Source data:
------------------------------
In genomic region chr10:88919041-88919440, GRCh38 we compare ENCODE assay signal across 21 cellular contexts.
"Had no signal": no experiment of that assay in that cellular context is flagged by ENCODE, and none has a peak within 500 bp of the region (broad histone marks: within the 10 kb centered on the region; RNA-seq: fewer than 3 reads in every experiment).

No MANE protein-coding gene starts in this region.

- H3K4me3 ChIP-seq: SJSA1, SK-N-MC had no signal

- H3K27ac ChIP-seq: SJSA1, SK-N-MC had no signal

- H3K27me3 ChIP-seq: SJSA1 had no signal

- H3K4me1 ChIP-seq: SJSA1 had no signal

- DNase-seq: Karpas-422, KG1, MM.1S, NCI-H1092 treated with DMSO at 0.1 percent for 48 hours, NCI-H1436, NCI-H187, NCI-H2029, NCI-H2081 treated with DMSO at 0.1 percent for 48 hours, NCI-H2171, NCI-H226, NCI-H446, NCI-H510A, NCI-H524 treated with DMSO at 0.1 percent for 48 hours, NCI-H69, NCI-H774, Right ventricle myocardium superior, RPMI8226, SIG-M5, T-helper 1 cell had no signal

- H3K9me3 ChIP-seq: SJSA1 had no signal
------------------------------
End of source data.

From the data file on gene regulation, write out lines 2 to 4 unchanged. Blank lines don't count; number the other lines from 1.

"Had no signal": no experiment of that assay in that cellular context is flagged by ENCODE, and none has a peak within 500 bp of the region (broad histone marks: within the 10 kb centered on the region; RNA-seq: fewer than 3 reads in every experiment).

No MANE protein-coding gene starts in this region.

- H3K4me3 ChIP-seq: SJSA1, SK-N-MC had no signal